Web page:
Structure meetings for success

Structure meetings for success

Use this guide to create vaccination standards of care for your veterinary practice.
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Apr 01, 2013
By dvm360.com staff

1. Review. Read up on the guidelines published by the American Animal Hospital Association (AAHA) and the American Association of Feline Practitioners (AAFP) and decide how they mesh with your current standards of care. Get a comprehensive list at dvm360.com/vetguidelines.

2. Doctors’ meeting. Meet to review your standards of care—a vaccinations standard of care is crucial. If doctors disagree, the staff is working with a hand tied behind their back. Staff need to say, “We believe in this.” If you’re the doctor who wants a change, bring in supporting information. Once you’ve got a consensus, put it in writing (that means printed documents in binders for easy access).

3. Team meeting. Vaccination is a part of wellness care. Since the team is the main purveyor of wellness care, practitioners should first focus on education. Just knowing what the standards are isn’t enough; your team needs to know why you believe these are the right standards for your patients. Explain that while the AAFP and AAHA publish guidelines, it’s not that easy to make a blanket recommendation for all pets. Have the team use a risk assessment form then review the client’s responses and add to the existing knowledge base about that client and pet.

4. Role-play and change the conversation. Have two team members act out a scenario between a client and staff member. Consider this: The AAHA/AAFP guidelines are for “healthy” animals and many pets are less than healthy. The “client” has a senior-age pet that may have a diminished response to vaccination due to age-related suppression of the immune system. Have the staff member explain the diminished response to vaccination, reduced duration of immunity, and have her give this example from the human medicine side: Flu epidemics are countered by recommending vaccinations for the young, old and immune-compromised.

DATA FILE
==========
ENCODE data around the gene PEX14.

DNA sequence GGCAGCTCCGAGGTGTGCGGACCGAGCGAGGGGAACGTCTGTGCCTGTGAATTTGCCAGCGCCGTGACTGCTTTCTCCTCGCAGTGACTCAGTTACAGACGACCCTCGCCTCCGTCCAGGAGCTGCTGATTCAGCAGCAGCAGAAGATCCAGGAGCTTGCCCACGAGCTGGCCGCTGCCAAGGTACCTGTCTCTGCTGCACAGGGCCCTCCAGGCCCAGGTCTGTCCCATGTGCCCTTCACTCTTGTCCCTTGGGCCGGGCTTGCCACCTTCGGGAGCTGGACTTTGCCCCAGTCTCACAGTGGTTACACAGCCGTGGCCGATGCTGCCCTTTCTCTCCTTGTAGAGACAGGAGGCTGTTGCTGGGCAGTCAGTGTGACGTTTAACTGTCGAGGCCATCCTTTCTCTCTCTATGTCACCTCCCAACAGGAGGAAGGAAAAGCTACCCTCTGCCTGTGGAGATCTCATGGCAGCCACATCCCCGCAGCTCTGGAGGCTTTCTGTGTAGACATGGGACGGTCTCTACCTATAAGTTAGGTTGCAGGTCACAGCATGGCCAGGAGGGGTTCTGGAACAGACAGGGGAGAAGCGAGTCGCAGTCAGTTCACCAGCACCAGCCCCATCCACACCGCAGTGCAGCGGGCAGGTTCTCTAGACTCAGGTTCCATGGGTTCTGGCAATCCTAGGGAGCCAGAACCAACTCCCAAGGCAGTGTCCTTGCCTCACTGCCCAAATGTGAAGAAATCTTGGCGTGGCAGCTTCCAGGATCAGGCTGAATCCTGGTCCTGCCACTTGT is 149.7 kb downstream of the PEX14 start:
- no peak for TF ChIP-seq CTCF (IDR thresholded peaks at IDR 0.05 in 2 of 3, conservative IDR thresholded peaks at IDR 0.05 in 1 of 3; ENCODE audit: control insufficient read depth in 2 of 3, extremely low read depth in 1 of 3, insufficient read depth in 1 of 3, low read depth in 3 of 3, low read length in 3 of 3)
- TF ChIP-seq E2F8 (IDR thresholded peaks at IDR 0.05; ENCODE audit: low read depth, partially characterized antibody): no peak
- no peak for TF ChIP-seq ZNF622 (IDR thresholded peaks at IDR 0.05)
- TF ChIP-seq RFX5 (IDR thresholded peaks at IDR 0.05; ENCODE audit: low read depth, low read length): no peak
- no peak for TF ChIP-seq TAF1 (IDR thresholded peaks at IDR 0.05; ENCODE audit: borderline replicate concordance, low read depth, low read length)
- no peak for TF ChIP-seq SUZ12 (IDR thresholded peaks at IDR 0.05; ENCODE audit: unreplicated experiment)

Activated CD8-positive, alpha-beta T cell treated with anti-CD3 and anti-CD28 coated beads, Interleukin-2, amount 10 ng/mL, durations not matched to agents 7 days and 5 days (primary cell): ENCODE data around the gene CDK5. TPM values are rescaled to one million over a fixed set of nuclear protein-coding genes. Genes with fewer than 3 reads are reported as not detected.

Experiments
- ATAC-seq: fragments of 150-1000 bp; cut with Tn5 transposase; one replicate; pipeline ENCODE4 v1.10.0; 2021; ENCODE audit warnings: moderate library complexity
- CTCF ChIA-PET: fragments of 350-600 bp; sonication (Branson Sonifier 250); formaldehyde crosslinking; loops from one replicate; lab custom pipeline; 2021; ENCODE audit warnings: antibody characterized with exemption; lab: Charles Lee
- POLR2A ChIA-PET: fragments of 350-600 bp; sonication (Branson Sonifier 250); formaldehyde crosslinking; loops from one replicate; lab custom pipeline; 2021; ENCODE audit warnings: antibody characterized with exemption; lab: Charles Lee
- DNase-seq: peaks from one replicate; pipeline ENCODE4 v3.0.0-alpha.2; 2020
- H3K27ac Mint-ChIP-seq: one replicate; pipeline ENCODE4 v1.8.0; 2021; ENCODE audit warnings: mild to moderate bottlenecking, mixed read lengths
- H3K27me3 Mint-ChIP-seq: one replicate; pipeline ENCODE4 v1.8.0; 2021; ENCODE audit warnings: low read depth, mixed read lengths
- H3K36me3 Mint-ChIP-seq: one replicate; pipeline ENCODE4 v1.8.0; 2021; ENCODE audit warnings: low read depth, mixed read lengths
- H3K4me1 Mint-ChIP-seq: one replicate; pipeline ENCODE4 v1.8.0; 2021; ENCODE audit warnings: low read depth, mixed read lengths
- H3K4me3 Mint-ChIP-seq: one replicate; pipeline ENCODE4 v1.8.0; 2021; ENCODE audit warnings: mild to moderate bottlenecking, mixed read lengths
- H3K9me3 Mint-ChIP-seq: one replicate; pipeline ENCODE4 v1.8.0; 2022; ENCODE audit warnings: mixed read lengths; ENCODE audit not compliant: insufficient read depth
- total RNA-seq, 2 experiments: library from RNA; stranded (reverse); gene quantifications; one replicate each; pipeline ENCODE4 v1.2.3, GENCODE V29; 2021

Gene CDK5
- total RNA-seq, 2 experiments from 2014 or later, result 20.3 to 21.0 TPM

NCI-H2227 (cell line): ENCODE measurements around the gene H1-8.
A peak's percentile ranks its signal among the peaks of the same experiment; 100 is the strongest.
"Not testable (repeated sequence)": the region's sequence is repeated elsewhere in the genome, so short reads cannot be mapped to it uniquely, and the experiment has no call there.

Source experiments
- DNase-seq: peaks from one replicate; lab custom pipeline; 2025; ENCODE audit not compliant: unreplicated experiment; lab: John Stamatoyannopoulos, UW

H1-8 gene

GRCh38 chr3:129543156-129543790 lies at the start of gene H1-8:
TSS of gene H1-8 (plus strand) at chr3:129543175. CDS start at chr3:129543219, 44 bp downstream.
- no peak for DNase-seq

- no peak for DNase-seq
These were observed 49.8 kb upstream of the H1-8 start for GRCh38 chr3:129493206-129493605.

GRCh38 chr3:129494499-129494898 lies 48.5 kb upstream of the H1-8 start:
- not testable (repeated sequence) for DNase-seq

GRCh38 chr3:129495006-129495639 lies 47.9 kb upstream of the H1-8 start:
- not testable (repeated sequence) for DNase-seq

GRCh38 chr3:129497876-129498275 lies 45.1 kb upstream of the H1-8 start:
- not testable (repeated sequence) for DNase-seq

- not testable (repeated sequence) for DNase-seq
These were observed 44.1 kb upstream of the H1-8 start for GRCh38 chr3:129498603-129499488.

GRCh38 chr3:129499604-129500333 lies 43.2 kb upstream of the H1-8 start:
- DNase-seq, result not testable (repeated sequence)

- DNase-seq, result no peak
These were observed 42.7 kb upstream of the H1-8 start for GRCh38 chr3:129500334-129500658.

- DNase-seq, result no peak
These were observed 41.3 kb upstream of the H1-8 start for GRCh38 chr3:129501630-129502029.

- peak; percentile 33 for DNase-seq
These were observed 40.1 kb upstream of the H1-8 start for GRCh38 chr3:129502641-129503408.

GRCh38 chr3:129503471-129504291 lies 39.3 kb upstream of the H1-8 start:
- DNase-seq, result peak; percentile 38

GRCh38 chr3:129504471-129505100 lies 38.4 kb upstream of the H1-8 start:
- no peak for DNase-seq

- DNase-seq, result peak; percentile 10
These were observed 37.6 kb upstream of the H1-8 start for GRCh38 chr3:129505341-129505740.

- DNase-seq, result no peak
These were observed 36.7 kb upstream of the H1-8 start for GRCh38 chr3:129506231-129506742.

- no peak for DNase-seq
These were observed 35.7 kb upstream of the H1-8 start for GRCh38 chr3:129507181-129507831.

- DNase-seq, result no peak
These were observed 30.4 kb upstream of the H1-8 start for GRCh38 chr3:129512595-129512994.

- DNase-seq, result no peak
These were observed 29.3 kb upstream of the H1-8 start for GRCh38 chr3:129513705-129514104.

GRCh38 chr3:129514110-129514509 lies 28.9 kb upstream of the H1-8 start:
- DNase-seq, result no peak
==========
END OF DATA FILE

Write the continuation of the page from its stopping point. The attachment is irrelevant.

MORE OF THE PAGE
Changing client behavior requires the entire practice team. Luckily, most clients consider vaccines to be the most important reason to visit the veterinarian. The next time you introduce yourself as a veterinarian, listen closely to the comments: “Oh, I just took my dog to get his shots!” The majority of the public still places value on vaccinations. Now, the challenge is using that vaccination visit to educate clients on the other important services veterinarians have to offer.

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